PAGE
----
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Friday, April 22, 2011

Intimate performance at Weill Recital Hall

Our rehearsal for the show started at 4:00 pm yesterday. When I entered the Weill Recital hall at Carnegie Hall, I was surprised that the size of the theater of the Weill recital hall was so small. Even though I checked out the size before I attend the recital, it looked smaller than I could imagine.

The huge Steinway piano was sitting in the middle of the stage.
First of all, my first impression at the theater was, how could I perform my dance in such small space? Secondly, I have to make the point that the theater was built for music recitals, not for dance theater. Even though the piano was pushed to the left side of the stage several feet after the first ensemble piano and violin, my performance space was just the half the size of the stage.

I guess I choreographed the dance for Zen music to perform in much bigger stage.

I was instantly thinking when I saw a big piano sitting the middle of the stage, I thought hmm, how could I dance or how I can entertain the audience sitting in front of the piano, something like that.

When Zen music has started, I usually enter the stage slowly as possible, like Noh play, and I rehearsed many times at my home studio with 12 steps, however, I had to walk even more slowly and enter the stage with 8 steps instead of 12 steps. It worked more effectively than walking 12 steps, amazingly.

When I reached the center and turned my left foot to the front and turned my body slowly to the audience, I felt good since the stage was so intimate to the audience, and close to the stage I could see every face in the audience. It was an awesome feeling that everybody seemed to breath calmly and focus on one spot.

After that, I didn't care about the huge black piano sitting on the stage and my performance space just half of the stage,  I just performed as big as I possibly could and entertain the audience, from the left corner to the right corner.

I was filled with joy and satisfaction that the audience reacted to my dance in a positive way. I actually have fallen in love with the music called Zen. The Zen music soothes my soul each time I perform with the music. That is what Zen is all about, isn't it?

At the end of the performance, I was wondering whether the audience felt the same way I did. I hope so.

Each member of the cast of the Chamber Opera in One Act of Hana were great. Everyone stood by next to the side door of the stage and stood by the entrance to the stage, they looked so focused and handsome. I loved the moment each of yesterday's performance. It was a truly exciting moment for me to perform Okinawan-style classical dance with great live piano and violin music on a prestigous stage.

Saturday, April 16, 2011

Kick off  Cherry Blossom Viewing

My first Cherry blossom festival to join will be tommorow at the Greenwich Japanese School hosted by the Japan Society of Fairfiled County, CT. The performance will be held on the stage in the auditorium. The Greenwich Japanese school campus is awesome and here are the some pictures taken at the Greenwich School:Mr. Sakamaki, the Chairperson of the Associaton, greets guests entering the school by offering a sake tasting. The event is held as part of Japan Relief fundraising events.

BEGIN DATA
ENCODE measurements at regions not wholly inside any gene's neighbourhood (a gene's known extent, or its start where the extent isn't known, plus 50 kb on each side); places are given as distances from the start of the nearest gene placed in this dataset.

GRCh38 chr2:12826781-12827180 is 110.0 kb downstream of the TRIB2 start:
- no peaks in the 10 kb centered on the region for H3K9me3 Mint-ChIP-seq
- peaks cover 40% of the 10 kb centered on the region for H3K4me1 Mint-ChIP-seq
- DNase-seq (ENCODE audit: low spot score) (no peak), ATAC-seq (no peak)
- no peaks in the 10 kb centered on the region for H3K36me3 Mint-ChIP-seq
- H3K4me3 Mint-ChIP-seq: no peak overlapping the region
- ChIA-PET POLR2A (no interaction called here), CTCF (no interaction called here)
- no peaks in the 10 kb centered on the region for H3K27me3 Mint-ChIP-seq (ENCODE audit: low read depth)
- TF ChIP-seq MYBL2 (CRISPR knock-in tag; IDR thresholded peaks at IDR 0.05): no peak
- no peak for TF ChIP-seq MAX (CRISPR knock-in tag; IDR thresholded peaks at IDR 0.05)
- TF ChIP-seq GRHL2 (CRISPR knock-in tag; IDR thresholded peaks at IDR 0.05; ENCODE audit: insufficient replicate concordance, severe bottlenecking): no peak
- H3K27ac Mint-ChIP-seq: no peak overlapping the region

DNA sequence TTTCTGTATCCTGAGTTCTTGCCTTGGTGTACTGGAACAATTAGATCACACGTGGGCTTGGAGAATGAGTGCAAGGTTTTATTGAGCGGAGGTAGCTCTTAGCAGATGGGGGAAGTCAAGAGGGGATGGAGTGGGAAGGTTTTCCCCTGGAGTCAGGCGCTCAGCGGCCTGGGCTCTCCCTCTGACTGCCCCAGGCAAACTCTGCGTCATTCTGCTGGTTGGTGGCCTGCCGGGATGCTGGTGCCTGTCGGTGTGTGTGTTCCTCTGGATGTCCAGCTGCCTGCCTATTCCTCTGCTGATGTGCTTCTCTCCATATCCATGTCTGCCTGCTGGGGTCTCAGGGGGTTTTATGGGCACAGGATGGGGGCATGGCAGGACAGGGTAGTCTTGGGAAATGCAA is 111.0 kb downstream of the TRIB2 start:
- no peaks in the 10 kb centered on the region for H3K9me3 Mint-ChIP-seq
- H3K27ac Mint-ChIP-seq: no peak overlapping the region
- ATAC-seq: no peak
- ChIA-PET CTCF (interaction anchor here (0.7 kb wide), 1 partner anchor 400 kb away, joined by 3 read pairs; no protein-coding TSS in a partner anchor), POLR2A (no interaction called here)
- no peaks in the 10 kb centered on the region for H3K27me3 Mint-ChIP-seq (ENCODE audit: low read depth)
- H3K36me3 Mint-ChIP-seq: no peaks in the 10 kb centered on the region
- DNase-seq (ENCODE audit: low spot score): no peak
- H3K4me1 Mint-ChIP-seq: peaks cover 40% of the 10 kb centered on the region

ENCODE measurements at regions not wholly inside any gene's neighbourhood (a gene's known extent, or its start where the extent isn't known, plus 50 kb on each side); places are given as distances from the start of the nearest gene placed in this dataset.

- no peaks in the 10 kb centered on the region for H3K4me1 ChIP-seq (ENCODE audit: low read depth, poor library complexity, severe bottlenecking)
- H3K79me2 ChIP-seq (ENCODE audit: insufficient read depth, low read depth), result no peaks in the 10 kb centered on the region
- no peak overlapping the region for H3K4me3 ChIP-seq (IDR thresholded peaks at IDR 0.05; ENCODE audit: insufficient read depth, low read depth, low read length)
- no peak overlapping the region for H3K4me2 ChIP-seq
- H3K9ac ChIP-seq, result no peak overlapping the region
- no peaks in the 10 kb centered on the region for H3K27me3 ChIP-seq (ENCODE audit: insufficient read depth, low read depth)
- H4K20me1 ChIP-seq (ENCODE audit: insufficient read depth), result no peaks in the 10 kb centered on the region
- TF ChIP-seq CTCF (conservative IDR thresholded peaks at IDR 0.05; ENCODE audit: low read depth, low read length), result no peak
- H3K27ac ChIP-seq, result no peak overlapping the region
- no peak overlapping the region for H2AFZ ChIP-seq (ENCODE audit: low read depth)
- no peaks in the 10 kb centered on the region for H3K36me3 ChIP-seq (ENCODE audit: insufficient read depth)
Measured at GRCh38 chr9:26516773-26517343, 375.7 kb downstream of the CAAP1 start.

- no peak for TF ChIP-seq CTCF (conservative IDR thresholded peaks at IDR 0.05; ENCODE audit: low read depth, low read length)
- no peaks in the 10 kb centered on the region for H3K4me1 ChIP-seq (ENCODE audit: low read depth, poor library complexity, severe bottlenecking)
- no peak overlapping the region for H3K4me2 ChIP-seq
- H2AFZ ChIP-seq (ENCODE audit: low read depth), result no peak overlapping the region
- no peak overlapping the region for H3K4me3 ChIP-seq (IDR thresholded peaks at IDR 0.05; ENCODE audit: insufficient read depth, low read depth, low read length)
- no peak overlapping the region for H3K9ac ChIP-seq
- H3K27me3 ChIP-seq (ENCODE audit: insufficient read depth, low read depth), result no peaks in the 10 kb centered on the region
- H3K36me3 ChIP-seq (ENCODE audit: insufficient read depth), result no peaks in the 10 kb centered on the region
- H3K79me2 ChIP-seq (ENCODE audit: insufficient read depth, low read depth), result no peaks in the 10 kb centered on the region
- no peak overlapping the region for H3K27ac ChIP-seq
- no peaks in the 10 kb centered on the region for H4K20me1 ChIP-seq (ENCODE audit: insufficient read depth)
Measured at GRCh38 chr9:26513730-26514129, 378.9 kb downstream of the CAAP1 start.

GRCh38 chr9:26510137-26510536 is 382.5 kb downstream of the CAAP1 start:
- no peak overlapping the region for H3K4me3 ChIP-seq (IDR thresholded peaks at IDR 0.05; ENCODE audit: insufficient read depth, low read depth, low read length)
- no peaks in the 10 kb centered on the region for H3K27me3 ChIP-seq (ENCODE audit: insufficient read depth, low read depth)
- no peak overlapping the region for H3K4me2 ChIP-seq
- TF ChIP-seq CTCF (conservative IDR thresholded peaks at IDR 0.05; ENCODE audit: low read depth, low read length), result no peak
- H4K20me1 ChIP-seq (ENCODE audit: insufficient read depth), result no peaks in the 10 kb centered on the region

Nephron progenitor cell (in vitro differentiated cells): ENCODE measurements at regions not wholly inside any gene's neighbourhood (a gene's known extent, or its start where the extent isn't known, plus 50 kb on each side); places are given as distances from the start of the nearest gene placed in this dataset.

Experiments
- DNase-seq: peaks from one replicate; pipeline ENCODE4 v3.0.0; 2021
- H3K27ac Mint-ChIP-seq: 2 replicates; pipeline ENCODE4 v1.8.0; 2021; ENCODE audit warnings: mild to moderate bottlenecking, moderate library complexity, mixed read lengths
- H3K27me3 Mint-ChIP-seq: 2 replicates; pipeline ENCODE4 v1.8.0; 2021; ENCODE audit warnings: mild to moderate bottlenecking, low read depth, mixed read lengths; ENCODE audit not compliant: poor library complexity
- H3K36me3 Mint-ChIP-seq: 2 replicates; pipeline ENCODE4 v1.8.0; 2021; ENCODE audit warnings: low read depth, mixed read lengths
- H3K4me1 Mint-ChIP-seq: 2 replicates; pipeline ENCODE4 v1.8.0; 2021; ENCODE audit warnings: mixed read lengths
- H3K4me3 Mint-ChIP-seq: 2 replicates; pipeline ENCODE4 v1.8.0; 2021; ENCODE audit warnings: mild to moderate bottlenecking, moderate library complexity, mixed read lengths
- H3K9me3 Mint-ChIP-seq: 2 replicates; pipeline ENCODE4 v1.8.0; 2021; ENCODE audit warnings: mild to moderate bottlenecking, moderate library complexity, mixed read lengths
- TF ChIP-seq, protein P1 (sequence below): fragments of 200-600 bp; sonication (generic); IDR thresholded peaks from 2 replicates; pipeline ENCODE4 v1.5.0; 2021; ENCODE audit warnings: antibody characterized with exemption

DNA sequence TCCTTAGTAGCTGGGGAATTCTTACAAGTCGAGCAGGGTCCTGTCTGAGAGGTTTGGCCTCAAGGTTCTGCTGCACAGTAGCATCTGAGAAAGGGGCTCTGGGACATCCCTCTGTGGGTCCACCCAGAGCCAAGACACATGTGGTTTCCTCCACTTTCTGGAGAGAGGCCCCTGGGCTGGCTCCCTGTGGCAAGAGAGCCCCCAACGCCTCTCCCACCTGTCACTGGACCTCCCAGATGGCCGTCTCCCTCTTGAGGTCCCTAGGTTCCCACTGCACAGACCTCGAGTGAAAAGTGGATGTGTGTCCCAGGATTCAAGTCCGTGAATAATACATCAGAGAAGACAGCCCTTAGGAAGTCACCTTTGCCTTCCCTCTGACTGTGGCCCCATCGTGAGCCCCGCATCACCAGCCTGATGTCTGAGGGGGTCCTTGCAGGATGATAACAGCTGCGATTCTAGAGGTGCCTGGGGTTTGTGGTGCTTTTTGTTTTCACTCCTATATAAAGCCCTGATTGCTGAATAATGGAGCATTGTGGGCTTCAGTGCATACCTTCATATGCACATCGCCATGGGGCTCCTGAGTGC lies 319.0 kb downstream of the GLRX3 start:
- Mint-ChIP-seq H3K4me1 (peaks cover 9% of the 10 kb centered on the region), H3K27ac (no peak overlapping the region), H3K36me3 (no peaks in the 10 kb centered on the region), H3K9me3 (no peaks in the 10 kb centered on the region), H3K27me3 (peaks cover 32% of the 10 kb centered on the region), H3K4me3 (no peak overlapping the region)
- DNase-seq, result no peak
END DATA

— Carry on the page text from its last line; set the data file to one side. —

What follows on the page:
花見パーフォーマンスの先頭をきって、明日コネチカット州フェアーフィールド日米協会主催の花見で、沖縄舞踊と三線演奏で沖縄民謡を披露します。日本の地震津波被災地の方々に祈りを込めて協会の皆様方と We are the worldの歌

Sunday, April 10, 2011

Carnegie Hall Performance Preview

There are almost 10 days left to my Carnegie hall debut performance on Classical Chamber Opera Hana. The performance was announced in several media outlets and I would like to inform you of an article on Yomitime this week, so that you can sneak-preview the story (sorry that the article is written in Japanese only).

Our preview performance will be held on April 12 in front of invited media, including the Asahi Shinbun. I assume that coverage of the Hana recital will be reported in some newspapers next week.

Music Concert information:
I would like to introduce a classical music concert for Japan relief this weekend. Please join them, and support relief for the victims of the Japanese earthquakes and tsunami.


Sunday, April 3, 2011


Hi, I am Junko who performs Okinawan folk dance and music in New York city.

I have started my blog called YUIMA-RU. YUIMA-RU means 'social circle' in the dialect of Okinawa.

If you are interested in the folk arts of Ryukyu, please join my YUIMA-RU circle network.

Today, I would love to introduce the information about my Carnegie Hall debut dance performance, which will be held on April 21, 2011. I will introduce my choreographed piece for the first time for the song called Zen. My dance piece is a part of an ensemble piece called Hana, a Chamber Opera in One Act. The cast members are: Hai-Tang Chinna, Ghost of Madam Butterfly; Matthew Pena, Ken, Chio Chio San & Pinkerton's son; Riyo Saito, A Monk; Akiko Chiba, Piano; Asi Matathias, Violin. Please visit for details and ticket information (or contact me at You can also check the entertaiment section of ChopsticksNY,

Also, I will be singing the famous folk song "Tsundara Bushi" and accompanying myself on the Sanshin at the Asian American Arts Alliance gathering on Tuesday, May 4th.  The event will be held as a fund-raising for the victims of the Japanese earthquake and tsunami. If you would like to learn more about the Asian American Arts Alliance, please visit